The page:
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SPIN ESR 4.2: Nonlinear seismology meets structural health monitoring


Host institution: University of Hamburg (UHH) drawing

Supervisors:

main supervisor: Céline Hadziioannou (University of Hamburg, D)
co-supervisors: Andrew Curtis (University of Edinburgh, UK)
  Ernst Niederleithinger (Federal Institute for Materials Research and Testing, BAM, D)

This position is filled

Project description

Many bridges, dams, buildings and other structures in Europe have reached an age where deterioration and limited load capacity become a serious problem. Methods of nondestructive testing (NDT) and structural health monitoring (SHM) are important to assess the status and capacity of structures.
In this PhD project, we transfer knowledge between civil engineering and seismology. Our goal is to evaluate and monitor changes of mechanical properties of materials, which are associated with long-term damage development in civil structures. To do this, we will apply seismic wavefield-based techniques to detect and quantify changes in propagation velocity and scattering properties. We will investigate the optimal way to measure self-healing timescales after reversible damage is induced on a concrete test structure.
In parallel, we will assess the sensitivity of velocity changes and of healing timescales to environmental conditions (temperature, pore fluid content, etc). Through this, we investigate whether it is possible to distiguish these effects from the underlying, long-term changes in internal strength of the structure.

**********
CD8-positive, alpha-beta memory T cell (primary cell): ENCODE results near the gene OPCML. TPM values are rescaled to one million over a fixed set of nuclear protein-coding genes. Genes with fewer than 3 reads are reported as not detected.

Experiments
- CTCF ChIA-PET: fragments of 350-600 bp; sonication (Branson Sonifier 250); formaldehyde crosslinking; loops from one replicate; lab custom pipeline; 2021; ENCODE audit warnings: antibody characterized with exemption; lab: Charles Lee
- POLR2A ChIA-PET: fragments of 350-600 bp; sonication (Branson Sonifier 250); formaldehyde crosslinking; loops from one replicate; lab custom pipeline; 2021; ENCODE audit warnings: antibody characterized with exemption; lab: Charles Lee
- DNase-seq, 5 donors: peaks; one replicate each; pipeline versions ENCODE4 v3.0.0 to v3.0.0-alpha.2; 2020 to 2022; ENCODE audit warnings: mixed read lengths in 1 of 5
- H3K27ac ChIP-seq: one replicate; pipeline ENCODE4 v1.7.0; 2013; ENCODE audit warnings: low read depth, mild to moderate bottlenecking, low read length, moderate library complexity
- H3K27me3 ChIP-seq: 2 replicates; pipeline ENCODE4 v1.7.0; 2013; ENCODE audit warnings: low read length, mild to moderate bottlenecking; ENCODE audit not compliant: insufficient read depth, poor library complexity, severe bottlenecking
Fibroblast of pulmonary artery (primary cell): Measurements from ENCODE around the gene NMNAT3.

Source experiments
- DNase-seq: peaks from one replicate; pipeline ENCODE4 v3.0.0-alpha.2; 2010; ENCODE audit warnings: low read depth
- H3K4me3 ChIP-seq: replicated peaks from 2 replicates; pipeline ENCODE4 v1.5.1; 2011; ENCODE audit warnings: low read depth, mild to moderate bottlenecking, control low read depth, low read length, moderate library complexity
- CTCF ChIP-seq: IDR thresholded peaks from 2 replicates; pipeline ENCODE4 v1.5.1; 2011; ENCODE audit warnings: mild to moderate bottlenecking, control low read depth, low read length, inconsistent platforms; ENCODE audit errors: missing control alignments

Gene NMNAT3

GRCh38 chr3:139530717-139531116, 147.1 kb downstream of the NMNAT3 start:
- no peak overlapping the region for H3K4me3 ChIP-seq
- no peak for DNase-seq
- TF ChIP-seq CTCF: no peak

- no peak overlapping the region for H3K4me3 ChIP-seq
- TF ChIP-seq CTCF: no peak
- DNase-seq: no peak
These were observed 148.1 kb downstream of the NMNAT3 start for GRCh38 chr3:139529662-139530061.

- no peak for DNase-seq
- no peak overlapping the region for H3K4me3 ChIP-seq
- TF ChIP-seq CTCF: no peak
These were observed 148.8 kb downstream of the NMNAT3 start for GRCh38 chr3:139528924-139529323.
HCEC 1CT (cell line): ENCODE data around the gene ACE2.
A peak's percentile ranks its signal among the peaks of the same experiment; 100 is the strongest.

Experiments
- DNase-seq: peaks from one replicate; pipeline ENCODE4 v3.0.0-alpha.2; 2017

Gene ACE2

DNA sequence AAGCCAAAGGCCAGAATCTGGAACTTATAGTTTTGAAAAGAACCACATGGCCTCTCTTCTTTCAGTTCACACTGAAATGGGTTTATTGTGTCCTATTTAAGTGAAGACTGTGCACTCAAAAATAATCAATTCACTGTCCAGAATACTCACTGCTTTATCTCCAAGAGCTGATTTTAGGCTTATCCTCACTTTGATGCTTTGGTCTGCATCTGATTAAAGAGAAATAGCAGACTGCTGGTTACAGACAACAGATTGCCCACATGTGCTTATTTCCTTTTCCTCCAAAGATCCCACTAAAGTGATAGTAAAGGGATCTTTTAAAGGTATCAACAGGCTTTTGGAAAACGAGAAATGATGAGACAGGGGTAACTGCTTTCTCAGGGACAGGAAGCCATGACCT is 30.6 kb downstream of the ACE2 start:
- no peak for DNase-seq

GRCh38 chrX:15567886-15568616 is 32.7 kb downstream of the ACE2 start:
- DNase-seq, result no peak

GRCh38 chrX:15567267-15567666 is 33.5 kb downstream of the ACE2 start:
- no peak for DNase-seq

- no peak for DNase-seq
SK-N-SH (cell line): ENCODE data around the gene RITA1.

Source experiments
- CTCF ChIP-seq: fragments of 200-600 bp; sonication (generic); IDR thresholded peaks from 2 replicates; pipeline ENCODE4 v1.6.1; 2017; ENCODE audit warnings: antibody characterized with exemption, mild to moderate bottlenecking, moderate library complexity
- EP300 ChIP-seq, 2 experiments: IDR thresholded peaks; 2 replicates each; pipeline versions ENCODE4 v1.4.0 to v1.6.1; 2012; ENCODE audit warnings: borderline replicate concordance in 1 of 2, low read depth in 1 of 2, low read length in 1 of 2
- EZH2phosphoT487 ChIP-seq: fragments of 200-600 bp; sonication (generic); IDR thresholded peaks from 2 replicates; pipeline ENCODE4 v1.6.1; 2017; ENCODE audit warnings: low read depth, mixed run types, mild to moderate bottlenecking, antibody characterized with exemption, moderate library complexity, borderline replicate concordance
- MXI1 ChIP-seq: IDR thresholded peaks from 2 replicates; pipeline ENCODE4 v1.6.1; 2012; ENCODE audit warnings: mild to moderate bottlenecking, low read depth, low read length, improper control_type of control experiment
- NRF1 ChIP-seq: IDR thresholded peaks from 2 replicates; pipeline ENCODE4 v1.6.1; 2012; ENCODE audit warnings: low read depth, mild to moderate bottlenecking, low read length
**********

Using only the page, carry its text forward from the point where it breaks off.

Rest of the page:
This part of the project will benefit from close interactions with other projects in the SPIN network, as well as with other PhD candidates within SPIN, who will evaluate array sensitivity towards transient changes.

Throughout the investigations described above, we will evaluate which benefits to the monitoring methods can be provided by the use of novel sensors (e.g. rotational, strain/DAS). We will design and perform experiments on concrete test structures at BAM (Federal Institute for Materials Research and Testing, Berlin), in close collaboration with the scientists there. Using an optimized sensor deployment based on the work by a different PhD candidate, the test structure, will be instrumented with complementary sensors and both active and passive measurements will be performed.
The long-term goal of this project is to develop seismic wavefield-based methodologies for detecting a monitoring damage and deterioration of dams, wind turbines, high-rise buildings, and other structures which are constantly under stress.